Three types of volcanoes

Three types of volcanoes

Volcanoes: Cinder Cone, Composite, and Shield. Terms: tephra, active, dormant, extinct, lava, magma, vents, craters, magma chamber.

Types of Volcanoes

A volcano is the mountain or hill formed by the accumulation of materials erupted through one or more openings in the Earth’s surface. The pipe-like openings that connect the volcano’s crater (depression at the top) to the magma chamber (pool of molten rock deep within the Earth) are called volcanic vents.

Volcanoes form because heat and pressure within Earth cause rock to melt. This molten rock, called magma, is less dense than the solid rock around it, so it is slowly forced toward the surface of Earth. Magma that reaches Earth’s surface through vents is called lava. A volcanic eruption is when lava, ash, debris, and/or gas is thrown out of a volcano. Some eruptions are very explosive while others are relatively quiet outpouring of bubbling lava or even gas.

Some volcanoes on Earth are active (erupted within the last century), but most of them are dormant (inactive). Dormant volcanoes have not erupted in hundreds of years, but they could. Volcanoes that have not erupted in thousands of years are considered extinct and most likely will never again become active. There are more than 5,000 active underwater volcanoes and more than 800 active above-sea volcanoes in existence around the world.

Different types of eruptions produce different kinds of volcanoes. Following are three different types of volcanoes, for more information about these volcanoes and the different types of lava produced, see Exploring t he Environment: Volcanoes

1. Cinder Cone Volcanoes

Explosive eruptions throw lava high into the air. The lava cools and hardens into different volcanic material called tephra (lava blasted into the air by a violent volcanic eruption that solidifies as it falls to the ground). Tephra comes in different sizes, including ash, cinders, and large rocks called volcanic bombs. A cinder cone volcano is formed by an explosive eruption in which tephra piles up into a steep-sided loosely packed cone. As the tephra fall back down around the vent, the heavier materials fall near the vent and the lighter weight materials are thrown farther away. This type of volcano usually has a rounded top with a small bowl-shaped crater (hollowed-out area at the top of a volcano). The upper parts of the volcano are steep with a more gently sloping base. There are many cinder cone volcanoes in the western United States, such as Sunset Crater in Arizona. These volcanoes are also found in many other parts of Earth, including the island of Java, in Indonesia.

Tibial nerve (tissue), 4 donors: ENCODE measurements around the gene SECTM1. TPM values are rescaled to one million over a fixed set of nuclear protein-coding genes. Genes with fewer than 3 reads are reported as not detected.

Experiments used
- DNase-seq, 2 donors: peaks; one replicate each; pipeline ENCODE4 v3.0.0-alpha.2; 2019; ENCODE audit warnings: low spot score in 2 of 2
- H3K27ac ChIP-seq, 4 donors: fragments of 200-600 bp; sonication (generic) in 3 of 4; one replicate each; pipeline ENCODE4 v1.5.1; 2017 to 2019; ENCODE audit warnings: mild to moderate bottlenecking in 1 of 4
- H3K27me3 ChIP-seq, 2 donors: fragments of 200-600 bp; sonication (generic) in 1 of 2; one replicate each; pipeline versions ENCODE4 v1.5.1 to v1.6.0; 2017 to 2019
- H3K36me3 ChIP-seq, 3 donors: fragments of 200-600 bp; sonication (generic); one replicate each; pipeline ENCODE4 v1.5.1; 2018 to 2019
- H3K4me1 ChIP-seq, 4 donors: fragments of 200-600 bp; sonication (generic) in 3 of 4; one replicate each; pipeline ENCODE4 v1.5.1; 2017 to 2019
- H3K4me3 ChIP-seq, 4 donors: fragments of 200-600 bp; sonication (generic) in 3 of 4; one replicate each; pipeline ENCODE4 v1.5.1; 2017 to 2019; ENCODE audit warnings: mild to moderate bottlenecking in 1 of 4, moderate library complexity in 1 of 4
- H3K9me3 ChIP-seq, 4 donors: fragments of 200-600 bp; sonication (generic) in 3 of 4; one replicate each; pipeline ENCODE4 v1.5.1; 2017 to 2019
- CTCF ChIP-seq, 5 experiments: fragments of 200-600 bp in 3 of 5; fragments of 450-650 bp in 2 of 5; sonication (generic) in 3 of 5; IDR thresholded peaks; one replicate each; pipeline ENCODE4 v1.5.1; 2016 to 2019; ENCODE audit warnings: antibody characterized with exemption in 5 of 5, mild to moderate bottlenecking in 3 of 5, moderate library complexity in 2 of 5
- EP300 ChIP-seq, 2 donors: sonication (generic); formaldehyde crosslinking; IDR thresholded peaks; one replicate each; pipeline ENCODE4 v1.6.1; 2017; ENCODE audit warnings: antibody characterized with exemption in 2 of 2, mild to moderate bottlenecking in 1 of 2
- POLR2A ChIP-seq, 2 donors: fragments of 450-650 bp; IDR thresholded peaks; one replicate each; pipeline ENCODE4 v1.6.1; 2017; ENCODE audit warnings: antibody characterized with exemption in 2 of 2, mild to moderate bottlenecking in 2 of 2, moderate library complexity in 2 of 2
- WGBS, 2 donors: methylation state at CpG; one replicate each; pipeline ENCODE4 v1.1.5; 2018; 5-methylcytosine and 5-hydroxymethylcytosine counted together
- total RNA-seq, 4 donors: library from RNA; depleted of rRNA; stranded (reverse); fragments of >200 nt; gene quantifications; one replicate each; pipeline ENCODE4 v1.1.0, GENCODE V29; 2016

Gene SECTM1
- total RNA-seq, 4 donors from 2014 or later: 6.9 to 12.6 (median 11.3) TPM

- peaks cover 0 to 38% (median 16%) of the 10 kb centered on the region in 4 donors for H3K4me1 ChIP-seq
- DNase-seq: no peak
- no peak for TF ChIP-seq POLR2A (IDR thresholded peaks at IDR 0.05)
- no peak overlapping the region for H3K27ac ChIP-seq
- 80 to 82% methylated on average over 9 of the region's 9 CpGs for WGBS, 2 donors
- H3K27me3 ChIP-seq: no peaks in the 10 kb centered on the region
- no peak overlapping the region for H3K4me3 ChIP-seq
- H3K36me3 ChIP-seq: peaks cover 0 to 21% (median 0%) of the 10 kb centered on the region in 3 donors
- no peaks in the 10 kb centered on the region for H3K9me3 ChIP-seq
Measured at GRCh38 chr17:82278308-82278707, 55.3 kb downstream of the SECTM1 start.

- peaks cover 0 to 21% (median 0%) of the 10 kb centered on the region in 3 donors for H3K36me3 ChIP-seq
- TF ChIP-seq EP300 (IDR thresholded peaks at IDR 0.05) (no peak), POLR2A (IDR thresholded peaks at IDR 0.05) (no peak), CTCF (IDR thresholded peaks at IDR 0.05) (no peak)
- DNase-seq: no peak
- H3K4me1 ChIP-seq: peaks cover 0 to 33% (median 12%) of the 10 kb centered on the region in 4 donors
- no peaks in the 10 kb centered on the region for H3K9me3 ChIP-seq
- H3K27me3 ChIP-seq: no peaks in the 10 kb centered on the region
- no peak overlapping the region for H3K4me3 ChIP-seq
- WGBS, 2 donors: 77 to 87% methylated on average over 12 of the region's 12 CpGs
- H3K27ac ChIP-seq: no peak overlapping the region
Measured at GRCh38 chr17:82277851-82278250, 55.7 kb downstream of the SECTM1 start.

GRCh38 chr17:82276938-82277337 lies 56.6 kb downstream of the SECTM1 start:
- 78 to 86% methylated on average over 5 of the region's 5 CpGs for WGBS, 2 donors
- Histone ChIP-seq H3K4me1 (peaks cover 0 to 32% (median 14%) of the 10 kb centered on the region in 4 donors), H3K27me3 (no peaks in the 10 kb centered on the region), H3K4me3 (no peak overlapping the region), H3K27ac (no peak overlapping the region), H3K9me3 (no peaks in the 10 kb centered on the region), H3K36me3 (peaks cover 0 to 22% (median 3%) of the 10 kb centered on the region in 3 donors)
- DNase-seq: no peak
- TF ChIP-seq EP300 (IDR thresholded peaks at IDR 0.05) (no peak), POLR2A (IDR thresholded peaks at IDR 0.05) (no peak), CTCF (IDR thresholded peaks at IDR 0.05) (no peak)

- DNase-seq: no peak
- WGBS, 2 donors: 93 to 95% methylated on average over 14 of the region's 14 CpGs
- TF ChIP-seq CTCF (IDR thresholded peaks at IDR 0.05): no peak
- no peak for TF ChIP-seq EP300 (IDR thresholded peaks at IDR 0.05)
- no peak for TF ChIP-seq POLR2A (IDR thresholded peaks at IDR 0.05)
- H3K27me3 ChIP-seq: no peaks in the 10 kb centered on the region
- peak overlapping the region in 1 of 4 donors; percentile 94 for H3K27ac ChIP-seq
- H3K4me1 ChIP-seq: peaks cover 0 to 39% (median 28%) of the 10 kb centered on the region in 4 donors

2. Shield Volcanoes

A shield volcano (a volcano composed of layers of solidified lava, a wide base, and a large, bowl-shaped opening at the top) is generally less steep and shorter than other types of volcanoes. It is made by repeated eruptions producing lava flows. The lava forming this volcano is relatively thin and flows away from the vent. As the lava cools, it becomes thicker, flows more slowly and finally becomes solid. Mauna Loa in Hawaii is one of the largest shield volcanoes.

3. Composite Volcano

A composite volcano (cone-shaped volcano formed by alternating layers of solidified lava and rock particles) is a combination of a cinder cone and shield volcano that results from alternating eruptions of volcanic debris and lava. This type of volcano is likely to be the tallest and steepest volcano. Mount Rainier, in the state of Washington, is an example of a composite volcano.


Three types of volcanoes


Three types of volcanoes

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Written by American News

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